CODART, Dutch and Flemish art in museums worldwide

Panel Discussions

Please note that video recordings of all three panel discussions are now available.

Session 1: The Role of Knowledge in the Museum

Many respondents of the research project CODART commissioned, listed research as one of the curator’s primary core tasks. However, they also noted that in practice there is often too little time and money to conduct that research, and too little understanding/appreciation of its importance. What is the panelists’ experience in this connection? Do they agree that conducting research on the collection is one of the curator’s key responsibilities? Or could (some of) that work perhaps be outsourced? How important is it that a curator is a specialist? What kind of knowledge do today’s museums and curators need? And how about the future? Traditionally, museums have been bastions of scientific, historical, or art-historical knowledge. Have they allowed enough space for other forms of knowledge, for emotions, for other kinds of relationships to objects? And do curators have a role to play in these other areas?

How are training courses responding to these changes? What should we be teaching the curators of the future? What knowledge and skills will they need? The research findings revealed that training courses are not always well attuned to the demands of the curator’s role. Does that mean the courses should bridge that gap, or can curators learn the necessary skills on the job? The panelists will share their experiences and perspectives in this area and discuss the diverse forms of knowledge that the museum – and the curator – of the future will need.

Session 2: Sharing Responsibilities

The research findings clearly revealed how the curator’s profession has changed along with the changing function of museums over the past few decades. The public has become a more influential factor. This is reflected not only in the heightened focus on fundraising, but also in the growing time and resources dedicated to matters such as education and marketing. The findings also show that curators engage more than in the past with the public – and in different ways. They can no longer act without consultation, as might have been the case in the past. Today’s curators collaborate with the museum’s other departments, as well as with people and organizations in the outside world. Some respondents called the curator in today’s world the linchpin of the museum’s activities, while others opted for the term “jack-of-all-trades”. It is increasingly common for curators to create exhibitions and other activities together with external partners and to collaborate closely with other departments within the museum.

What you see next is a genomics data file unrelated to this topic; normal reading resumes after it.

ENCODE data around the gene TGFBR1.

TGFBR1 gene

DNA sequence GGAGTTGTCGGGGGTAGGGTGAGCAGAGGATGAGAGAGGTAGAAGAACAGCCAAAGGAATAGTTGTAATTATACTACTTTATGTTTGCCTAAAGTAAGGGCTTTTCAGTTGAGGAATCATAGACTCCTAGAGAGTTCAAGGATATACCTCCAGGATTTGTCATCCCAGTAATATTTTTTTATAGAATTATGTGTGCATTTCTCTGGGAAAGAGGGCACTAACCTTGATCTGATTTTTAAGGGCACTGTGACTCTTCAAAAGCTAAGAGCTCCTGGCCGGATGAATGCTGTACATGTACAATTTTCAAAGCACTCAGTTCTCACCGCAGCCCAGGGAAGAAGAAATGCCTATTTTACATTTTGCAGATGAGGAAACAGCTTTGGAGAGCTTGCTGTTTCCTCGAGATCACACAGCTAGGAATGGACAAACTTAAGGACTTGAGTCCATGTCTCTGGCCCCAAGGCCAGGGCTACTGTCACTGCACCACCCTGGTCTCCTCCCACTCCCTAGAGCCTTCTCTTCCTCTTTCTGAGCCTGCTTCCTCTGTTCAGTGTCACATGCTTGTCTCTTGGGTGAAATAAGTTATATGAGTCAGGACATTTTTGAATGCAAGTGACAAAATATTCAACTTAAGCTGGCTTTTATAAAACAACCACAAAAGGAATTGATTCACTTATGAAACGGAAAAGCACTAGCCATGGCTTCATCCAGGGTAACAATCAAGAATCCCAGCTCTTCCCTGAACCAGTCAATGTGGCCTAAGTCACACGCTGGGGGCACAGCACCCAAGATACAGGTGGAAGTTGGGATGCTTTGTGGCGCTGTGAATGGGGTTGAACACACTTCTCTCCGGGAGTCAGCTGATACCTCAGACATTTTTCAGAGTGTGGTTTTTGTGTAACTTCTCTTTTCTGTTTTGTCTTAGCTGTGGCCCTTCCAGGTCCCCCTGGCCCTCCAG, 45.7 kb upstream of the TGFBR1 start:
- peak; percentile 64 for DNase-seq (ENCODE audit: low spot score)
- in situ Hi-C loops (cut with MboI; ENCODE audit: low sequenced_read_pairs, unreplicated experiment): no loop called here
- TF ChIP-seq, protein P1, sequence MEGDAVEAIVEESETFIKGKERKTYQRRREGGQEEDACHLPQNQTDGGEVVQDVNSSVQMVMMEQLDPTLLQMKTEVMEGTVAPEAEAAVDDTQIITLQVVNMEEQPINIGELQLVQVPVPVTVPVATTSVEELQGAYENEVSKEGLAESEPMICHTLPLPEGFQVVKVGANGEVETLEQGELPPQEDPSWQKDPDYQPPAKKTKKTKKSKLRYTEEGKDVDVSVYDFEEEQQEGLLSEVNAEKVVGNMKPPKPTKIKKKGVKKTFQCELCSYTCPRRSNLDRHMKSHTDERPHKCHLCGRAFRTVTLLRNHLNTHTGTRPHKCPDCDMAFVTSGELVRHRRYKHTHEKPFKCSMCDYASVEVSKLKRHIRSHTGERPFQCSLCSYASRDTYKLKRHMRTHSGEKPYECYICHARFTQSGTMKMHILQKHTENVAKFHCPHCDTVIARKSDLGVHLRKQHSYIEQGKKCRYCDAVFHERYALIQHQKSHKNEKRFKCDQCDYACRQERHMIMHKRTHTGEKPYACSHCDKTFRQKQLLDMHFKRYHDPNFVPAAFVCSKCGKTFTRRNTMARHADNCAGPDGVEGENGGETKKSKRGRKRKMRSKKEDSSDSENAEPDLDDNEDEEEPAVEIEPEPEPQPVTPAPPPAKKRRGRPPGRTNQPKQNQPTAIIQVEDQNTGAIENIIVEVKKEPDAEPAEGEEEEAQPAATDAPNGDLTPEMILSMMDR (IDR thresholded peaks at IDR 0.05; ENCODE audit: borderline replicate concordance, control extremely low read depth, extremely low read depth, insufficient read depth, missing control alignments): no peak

A large proportion of respondents welcomed these developments, seeing them as necessary and important, but there were also concerns, in particular, that these new responsibilities put pressure on the time and headspace to conduct art-historical research. While the findings demonstrated a considerable expansion in the curator’s list of tasks, they also appeared to show that, at many institutions, there has been no corresponding increase in the number of curatorial positions. Several respondents noted that the wide range of tasks has both positive and negative sides to it: it is both multi-faceted and very demanding. All those involved want to continue to appeal to the public by telling relevant and compelling stories about art and history, but how to balance all the different responsibilities so as to do so successfully? The panelists will share their different experiences and the lessons learned from working with colleagues inside the museum as well as with external partners.

Session 3: The Object and Other Stories

What is the role of the artworks and other objects in the museum? What are the constraints on this role? What stories should you tell? From what perspective? Who is to decide? What does the public expect from a museum? The public plays a more prominent role than ever in museums. But how is that public made up? And how can you ensure, as a museum, that you are accessible to everyone? In the traditional way of exhibiting or displaying the collection, the public experiences and interprets the museum collection through the story told by the curator. Integrating new, different voices adds fresh ways of looking and insights and presents a wider view of the collection and history. Respondents said that this changes the relationship between story and object. Several raised the question of which comes first: the story or the object? People approach this in very different ways. Is the focus on contemporary social issues diminishing the interest in the artworks and other objects? And will this eventually impoverish the overall knowledge of the collection, or will collections actually be enriched by encouraging new perspectives? Another question: will the changing relationship between the public, the museum, and the objects generate a desire for different kinds of knowledge about the objects in the museum? The panelists will discuss their experiences in this area and reflect on the opportunities and challenges facing the profession.